A cull sow carcass lean mass prediction equation using hot carcass weight and backfat depth could be used by processors to improve the efficiency of brat and sausage production and the development of other products.
One of the objectives of a study at Iowa State University was to examine the actual weight and percentage of lean and fat from each primal cut and cull sow weight category commonly used by processors. USDA cull sow live weight categories are: Class 1 – 300 to 450 lb.; Class 2 – 451 to 500 lb.; Class 3 – 501 to 550 lb.; and Class 4 – 551 lb. and heavier.
Sows were purchased from the four weight categories or a mix of the categories that resulted in the best lean-to-fat ratio required to produce the desired processed pork products.
Prior to harvest, sows were weighed and ultrasound backfat and loin muscle estimates were obtained. At slaughter, sows were bled and eviscerated, and the carcass split into equal halves. One half was weighed and divided into primal cuts, including loin, belly, ham, shoulder and ribs. Primal cuts were then divided into knife-separable bone, lean, fat and skin tissue components. These individual components were weighed and percentages of primal, carcass and live weight calculated. This information was used to determine the lean and fat percentage by primal cut within each of the four USDA cull sow live-weight classes. Data was collected on 212 cull sows.
Differences among the lean, fat, skin and bone weight from sows in different weight categories were observed. The percent lean and fat by carcass and total body weight for each of the primal cuts by weight class were calculated.
There were percent lean and percent fat differences when each primal was evaluated across USDA cull sow weight category. However, the percent lean and percent fat expected for market weight classes MWC 1 and 2 were not significantly different for each primal cut (Table 1), and the same was true for MWC 3 and MWC 4. Therefore, the carcass lean mass prediction equations were divided into two categories — one from USDA cull sow weight Classes 1 and 2, another for Classes 3 and 4.
In general, the two lighter market-weight classes had a higher percent lean and lower percent fat than the two heavier weight classes. Typically, processors do not purchase sows from all four USDA classes, instead buying either thin sows or heavy sows.
Equations predicting carcass lean mass were developed within each USDA cull sow weight class and across classes (ignoring USDA class). Models utilized backfat, hot carcass weight and loin muscle area measured ultrasonically on live animals and manually on carcasses. It appeared that either the ultrasonic values or the carcass measures could be used to develop lean mass prediction equations for cull sow carcasses and arrive at similar endpoints.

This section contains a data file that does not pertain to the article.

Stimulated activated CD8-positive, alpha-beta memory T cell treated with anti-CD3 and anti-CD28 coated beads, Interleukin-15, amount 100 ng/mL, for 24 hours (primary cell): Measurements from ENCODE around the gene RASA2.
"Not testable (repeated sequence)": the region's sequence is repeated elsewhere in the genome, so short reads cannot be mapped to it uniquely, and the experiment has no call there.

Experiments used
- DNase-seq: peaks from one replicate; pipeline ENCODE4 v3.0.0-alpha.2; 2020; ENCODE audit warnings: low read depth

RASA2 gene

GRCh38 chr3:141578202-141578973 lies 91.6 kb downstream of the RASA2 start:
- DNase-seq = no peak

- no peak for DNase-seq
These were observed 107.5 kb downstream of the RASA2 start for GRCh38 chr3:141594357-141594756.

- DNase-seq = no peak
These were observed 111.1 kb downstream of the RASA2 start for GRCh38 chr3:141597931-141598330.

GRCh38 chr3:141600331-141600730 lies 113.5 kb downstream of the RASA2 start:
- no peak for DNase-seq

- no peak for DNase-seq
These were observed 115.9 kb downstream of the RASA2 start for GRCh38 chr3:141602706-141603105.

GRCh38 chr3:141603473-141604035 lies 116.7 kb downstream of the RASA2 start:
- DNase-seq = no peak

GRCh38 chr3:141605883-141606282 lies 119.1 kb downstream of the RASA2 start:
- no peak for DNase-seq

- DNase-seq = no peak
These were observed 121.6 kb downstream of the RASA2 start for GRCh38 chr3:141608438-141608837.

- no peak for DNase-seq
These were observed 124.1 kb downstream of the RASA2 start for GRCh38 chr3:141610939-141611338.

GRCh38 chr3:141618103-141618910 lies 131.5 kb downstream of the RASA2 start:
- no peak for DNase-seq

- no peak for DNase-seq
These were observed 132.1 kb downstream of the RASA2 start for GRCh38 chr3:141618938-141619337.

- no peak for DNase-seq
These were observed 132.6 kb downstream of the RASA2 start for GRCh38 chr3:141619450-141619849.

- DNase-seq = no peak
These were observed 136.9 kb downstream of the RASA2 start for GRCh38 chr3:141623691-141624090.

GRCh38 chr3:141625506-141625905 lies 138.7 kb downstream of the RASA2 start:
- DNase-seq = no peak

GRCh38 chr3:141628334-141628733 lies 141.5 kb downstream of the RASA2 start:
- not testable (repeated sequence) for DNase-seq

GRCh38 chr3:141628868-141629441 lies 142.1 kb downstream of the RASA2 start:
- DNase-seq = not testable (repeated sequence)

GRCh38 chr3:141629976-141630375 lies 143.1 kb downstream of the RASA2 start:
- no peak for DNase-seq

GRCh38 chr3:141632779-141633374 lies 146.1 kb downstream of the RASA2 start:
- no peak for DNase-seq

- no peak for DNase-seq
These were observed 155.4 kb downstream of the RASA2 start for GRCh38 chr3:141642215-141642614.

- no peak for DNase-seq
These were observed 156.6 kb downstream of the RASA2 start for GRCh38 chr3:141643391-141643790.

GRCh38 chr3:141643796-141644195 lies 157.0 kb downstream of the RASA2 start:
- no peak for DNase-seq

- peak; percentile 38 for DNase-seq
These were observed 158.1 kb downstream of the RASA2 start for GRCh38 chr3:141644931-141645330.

Hot carcass weight and backfat were the two best variables for predicting carcass lean content. Based on these results, pounds of lean can be predicted using the equation: 23.20 + 0.60 (HCW) – 44.51 (BF), where HCW is the hot carcass weight in pounds and BF is ultrasonic backfat depth measured in inches. From this prediction, the expected percent lean on the carcass can be calculated by dividing pounds of lean by HCW.
The information gathered in this study could be used by processors to better identify cull sows that are more likely to have appropriate lean-to-fat ratios, from individual primal or from entire carcasses, to more closely meet the lean-to-fat ratios of food products they manufacture (brats, sausage, etc.).
In this study, hot carcass weight and backfat are the drivers to predict lean mass. In practice, measuring loin muscle area at line processing speeds would likely be impractical and cost-prohibitive. Therefore, the choice would be to implement a cull sow carcass lean mass equation using only hot carcass weight and backfat. This equation would accurately predict the variation in carcass lean content.
Researchers: Caitlyn Abell and Ken Stalder, Iowa State University. For more information, contact Abell by e-mail, firstname.lastname@example.org; or Stalder by phone at (515) 294-4683 or e-mail email@example.com.